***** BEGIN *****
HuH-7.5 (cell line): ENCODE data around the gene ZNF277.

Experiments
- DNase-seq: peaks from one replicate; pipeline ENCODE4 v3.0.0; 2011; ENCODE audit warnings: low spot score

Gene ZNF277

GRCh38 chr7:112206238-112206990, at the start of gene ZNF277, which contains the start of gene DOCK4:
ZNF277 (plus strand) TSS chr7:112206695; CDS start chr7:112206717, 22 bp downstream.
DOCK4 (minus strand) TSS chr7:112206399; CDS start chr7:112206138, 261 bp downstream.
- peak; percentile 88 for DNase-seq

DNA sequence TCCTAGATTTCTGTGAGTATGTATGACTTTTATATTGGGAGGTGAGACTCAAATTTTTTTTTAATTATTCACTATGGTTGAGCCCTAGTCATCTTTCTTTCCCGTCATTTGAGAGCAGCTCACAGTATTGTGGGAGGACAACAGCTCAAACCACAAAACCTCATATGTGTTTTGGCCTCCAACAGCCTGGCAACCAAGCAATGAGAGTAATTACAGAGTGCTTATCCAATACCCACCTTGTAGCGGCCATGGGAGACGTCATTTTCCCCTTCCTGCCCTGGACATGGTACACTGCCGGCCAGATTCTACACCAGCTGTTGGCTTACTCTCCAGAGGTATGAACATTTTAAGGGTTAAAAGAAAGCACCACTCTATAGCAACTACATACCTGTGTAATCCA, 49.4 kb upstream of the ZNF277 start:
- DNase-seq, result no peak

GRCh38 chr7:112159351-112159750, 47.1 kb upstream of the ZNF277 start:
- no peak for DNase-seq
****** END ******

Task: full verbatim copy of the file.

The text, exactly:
HuH-7.5 (cell line): ENCODE data around the gene ZNF277.

Experiments
- DNase-seq: peaks from one replicate; pipeline ENCODE4 v3.0.0; 2011; ENCODE audit warnings: low spot score

Gene ZNF277

GRCh38 chr7:112206238-112206990, at the start of gene ZNF277, which contains the start of gene DOCK4:
ZNF277 (plus strand) TSS chr7:112206695; CDS start chr7:112206717, 22 bp downstream.
DOCK4 (minus strand) TSS chr7:112206399; CDS start chr7:112206138, 261 bp downstream.
- peak; percentile 88 for DNase-seq

DNA sequence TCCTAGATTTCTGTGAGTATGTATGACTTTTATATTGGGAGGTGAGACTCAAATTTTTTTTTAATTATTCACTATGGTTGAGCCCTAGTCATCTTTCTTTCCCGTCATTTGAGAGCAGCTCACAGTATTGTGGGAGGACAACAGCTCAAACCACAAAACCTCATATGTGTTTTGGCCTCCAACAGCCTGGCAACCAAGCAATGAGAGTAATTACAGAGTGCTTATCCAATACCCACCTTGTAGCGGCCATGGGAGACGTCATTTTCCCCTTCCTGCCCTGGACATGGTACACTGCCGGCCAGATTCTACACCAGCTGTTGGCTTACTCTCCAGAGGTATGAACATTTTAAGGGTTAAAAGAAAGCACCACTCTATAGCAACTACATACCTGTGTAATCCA, 49.4 kb upstream of the ZNF277 start:
- DNase-seq, result no peak

GRCh38 chr7:112159351-112159750, 47.1 kb upstream of the ZNF277 start:
- no peak for DNase-seq